Ahmadinejad, speaking to reporters on the sidelines of a security summit, also said new sanctions against his country would be a mistake and that U.S. President Barack Obama stands to lose unless he changes his policies toward Iran. He did not elaborate.
"The meeting in Tehran created an opportunity for the U.S. administration and for its allies and we still hope that they will be able to use this opportunity," Ahmadinejad said of the nuclear swap deal that was reached in Tehran and that aims to address international concerns over Iran's nuclear program. "We say that this opportunity will not be repeated."
"Unless their policies change, Obama will be the first to lose, and then the U.S. government," the Iranian president said.
Ahmadinejad was speaking days before the U.N. Security Council is expected to vote to punish Tehran for its refusal to heed demands to curb its nuclear program.
The head of the International Atomic Energy Agency on Monday singled out Iran for the first time as a "special case" because of suspicions it may be trying to make nuclear weapons. A senior Iranian envoy said Israel was the true threat to Mideast peace.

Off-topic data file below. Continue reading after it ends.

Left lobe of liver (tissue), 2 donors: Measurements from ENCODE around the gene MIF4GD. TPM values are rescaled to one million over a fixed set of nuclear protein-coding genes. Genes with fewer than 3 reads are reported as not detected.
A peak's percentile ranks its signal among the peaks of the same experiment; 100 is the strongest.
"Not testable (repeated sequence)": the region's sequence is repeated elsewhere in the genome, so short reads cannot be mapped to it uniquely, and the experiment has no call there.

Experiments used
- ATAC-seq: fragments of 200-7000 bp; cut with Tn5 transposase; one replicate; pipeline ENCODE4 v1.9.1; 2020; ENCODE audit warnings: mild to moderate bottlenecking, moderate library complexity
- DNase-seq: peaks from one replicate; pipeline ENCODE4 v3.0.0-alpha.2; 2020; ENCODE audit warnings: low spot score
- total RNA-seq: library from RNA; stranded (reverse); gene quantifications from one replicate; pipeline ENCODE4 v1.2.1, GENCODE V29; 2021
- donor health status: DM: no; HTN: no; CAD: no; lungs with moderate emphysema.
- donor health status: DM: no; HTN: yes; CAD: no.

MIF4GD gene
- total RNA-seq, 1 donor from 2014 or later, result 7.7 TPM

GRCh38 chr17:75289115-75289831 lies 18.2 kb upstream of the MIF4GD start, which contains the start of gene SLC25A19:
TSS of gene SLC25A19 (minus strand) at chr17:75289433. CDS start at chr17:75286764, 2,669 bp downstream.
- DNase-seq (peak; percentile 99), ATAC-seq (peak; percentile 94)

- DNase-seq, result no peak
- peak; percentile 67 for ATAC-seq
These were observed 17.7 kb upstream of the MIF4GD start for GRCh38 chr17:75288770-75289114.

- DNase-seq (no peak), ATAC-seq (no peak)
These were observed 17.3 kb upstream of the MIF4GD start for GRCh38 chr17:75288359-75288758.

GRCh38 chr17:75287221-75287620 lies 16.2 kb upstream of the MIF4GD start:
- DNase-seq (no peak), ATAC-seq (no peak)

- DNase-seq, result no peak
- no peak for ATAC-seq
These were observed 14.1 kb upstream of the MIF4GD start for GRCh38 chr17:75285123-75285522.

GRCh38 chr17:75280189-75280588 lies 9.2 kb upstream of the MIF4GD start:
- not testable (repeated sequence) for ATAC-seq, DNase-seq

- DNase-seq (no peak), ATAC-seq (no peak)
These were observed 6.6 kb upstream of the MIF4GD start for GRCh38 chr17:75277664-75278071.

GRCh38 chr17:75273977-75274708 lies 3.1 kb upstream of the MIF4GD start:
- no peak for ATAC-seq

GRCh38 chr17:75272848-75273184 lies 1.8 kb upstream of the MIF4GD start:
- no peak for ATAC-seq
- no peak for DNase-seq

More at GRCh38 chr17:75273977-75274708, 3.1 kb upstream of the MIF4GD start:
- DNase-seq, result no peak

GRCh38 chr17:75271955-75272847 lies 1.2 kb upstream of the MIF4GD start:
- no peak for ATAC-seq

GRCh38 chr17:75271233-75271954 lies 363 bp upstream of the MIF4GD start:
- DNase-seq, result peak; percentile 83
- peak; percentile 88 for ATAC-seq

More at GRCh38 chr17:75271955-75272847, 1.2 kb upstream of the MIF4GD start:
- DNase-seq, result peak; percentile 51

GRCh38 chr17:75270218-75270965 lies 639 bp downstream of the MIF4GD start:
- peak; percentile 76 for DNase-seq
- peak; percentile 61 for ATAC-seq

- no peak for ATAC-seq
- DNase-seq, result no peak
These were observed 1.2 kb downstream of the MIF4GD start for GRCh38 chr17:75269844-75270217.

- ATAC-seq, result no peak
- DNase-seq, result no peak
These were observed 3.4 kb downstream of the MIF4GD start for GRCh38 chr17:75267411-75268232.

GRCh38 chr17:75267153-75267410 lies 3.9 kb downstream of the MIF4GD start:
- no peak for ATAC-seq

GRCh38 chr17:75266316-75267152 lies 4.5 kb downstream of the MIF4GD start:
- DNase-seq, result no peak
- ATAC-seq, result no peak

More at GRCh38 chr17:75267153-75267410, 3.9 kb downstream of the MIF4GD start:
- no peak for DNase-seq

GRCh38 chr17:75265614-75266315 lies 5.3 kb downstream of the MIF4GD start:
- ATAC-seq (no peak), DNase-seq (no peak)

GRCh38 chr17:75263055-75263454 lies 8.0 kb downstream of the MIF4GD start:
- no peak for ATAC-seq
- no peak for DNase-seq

Under the nuclear swap deal, Iran would deposit 1,200 kilograms of lightly enriched uranium in Turkey. In exchange, Iran would get 120 kilograms of nuclear reactor fuel.
U.S. officials have criticized the agreement, in part because it does not stop Iran from continuing to enrich uranium. The U.S. also says the deal is a ploy by Iran to delay new international sanctions.
Turkey and Brazil, both non-permanent members of the U.N. Security Council, are now pressing for an open "political debate" on the broader Iranian nuclear issue before a vote on new sanctions.
"We say: peaceful nuclear for all, nuclear bombs for none," Ahmadinejad said.